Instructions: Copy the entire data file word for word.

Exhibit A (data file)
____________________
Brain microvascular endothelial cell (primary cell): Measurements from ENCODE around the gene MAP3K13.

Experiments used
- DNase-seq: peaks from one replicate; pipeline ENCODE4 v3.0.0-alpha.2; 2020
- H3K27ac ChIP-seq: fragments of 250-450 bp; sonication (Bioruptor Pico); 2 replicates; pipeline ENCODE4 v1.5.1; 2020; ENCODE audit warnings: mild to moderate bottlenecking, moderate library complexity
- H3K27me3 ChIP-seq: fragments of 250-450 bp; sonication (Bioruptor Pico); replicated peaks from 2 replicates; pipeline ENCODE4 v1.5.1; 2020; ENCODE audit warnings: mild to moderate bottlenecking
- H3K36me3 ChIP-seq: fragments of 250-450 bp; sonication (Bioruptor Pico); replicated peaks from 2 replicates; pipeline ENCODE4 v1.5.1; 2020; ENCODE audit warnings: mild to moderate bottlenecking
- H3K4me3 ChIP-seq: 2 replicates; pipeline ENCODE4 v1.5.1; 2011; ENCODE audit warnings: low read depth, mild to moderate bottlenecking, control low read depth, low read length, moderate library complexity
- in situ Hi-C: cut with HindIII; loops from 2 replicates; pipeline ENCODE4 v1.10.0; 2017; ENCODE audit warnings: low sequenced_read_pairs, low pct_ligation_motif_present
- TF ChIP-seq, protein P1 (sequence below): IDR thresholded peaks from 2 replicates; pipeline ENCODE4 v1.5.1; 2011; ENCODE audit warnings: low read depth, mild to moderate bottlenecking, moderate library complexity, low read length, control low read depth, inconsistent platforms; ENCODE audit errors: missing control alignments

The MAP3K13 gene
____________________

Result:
Brain microvascular endothelial cell (primary cell): Measurements from ENCODE around the gene MAP3K13.

Experiments used
- DNase-seq: peaks from one replicate; pipeline ENCODE4 v3.0.0-alpha.2; 2020
- H3K27ac ChIP-seq: fragments of 250-450 bp; sonication (Bioruptor Pico); 2 replicates; pipeline ENCODE4 v1.5.1; 2020; ENCODE audit warnings: mild to moderate bottlenecking, moderate library complexity
- H3K27me3 ChIP-seq: fragments of 250-450 bp; sonication (Bioruptor Pico); replicated peaks from 2 replicates; pipeline ENCODE4 v1.5.1; 2020; ENCODE audit warnings: mild to moderate bottlenecking
- H3K36me3 ChIP-seq: fragments of 250-450 bp; sonication (Bioruptor Pico); replicated peaks from 2 replicates; pipeline ENCODE4 v1.5.1; 2020; ENCODE audit warnings: mild to moderate bottlenecking
- H3K4me3 ChIP-seq: 2 replicates; pipeline ENCODE4 v1.5.1; 2011; ENCODE audit warnings: low read depth, mild to moderate bottlenecking, control low read depth, low read length, moderate library complexity
- in situ Hi-C: cut with HindIII; loops from 2 replicates; pipeline ENCODE4 v1.10.0; 2017; ENCODE audit warnings: low sequenced_read_pairs, low pct_ligation_motif_present
- TF ChIP-seq, protein P1 (sequence below): IDR thresholded peaks from 2 replicates; pipeline ENCODE4 v1.5.1; 2011; ENCODE audit warnings: low read depth, mild to moderate bottlenecking, moderate library complexity, low read length, control low read depth, inconsistent platforms; ENCODE audit errors: missing control alignments

The MAP3K13 gene